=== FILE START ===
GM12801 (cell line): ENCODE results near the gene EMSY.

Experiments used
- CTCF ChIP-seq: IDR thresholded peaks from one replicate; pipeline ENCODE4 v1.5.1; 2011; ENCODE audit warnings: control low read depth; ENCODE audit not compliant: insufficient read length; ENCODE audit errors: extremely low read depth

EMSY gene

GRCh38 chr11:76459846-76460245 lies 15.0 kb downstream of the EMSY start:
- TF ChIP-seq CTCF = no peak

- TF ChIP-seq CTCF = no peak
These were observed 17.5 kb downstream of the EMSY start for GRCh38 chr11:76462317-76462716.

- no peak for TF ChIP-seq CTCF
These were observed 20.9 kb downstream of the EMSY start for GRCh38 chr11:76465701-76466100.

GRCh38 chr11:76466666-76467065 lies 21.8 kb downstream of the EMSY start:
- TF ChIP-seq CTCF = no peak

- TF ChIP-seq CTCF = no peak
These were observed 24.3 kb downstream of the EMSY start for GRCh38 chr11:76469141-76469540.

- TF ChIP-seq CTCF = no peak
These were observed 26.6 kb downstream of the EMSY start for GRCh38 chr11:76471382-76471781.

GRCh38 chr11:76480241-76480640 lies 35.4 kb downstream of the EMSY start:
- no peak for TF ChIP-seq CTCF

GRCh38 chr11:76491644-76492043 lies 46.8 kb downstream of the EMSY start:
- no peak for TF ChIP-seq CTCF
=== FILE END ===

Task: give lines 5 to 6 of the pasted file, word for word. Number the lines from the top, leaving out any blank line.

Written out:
GRCh38 chr11:76459846-76460245 lies 15.0 kb downstream of the EMSY start:
- TF ChIP-seq CTCF = no peak